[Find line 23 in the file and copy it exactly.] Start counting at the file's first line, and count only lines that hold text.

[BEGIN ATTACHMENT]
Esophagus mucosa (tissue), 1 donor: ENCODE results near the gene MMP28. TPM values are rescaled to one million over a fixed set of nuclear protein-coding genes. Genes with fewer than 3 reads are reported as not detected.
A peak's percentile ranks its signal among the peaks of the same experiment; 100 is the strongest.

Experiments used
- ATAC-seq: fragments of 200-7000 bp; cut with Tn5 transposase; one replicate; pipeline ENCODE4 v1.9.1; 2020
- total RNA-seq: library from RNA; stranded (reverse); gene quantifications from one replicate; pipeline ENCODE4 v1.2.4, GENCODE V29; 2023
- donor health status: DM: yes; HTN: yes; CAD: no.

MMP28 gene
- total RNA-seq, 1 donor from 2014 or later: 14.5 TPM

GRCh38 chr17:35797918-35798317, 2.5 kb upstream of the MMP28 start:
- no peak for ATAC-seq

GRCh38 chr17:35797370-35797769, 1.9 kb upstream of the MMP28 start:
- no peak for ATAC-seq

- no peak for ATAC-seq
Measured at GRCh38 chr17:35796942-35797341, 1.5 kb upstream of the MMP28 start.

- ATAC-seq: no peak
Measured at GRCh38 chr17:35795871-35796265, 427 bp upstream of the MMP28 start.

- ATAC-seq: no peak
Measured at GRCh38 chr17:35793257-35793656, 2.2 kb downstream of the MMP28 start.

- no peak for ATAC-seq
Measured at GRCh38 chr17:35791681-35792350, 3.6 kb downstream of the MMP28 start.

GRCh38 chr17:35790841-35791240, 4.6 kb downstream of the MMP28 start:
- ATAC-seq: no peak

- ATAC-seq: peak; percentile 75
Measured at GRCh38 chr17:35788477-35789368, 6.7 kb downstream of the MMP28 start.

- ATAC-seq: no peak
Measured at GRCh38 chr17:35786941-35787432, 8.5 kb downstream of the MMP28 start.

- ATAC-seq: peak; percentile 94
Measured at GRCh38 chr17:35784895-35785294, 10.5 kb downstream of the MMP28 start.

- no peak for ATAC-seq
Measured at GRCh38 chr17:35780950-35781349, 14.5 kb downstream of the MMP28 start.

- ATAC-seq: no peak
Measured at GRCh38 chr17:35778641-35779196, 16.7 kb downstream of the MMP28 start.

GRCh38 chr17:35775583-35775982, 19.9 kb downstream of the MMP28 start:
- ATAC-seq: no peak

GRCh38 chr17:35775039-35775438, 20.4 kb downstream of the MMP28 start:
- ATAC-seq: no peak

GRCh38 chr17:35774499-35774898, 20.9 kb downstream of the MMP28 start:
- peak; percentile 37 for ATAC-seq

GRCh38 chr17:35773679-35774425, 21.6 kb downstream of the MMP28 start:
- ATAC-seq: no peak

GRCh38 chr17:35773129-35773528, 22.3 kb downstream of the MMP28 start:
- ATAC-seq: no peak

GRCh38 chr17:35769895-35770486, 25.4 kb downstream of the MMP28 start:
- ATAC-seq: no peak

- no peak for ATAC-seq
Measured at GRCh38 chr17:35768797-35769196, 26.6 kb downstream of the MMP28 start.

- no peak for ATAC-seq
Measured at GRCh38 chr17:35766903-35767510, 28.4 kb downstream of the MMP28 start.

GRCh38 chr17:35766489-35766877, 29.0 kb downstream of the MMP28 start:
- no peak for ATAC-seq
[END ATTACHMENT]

- ATAC-seq: peak; percentile 75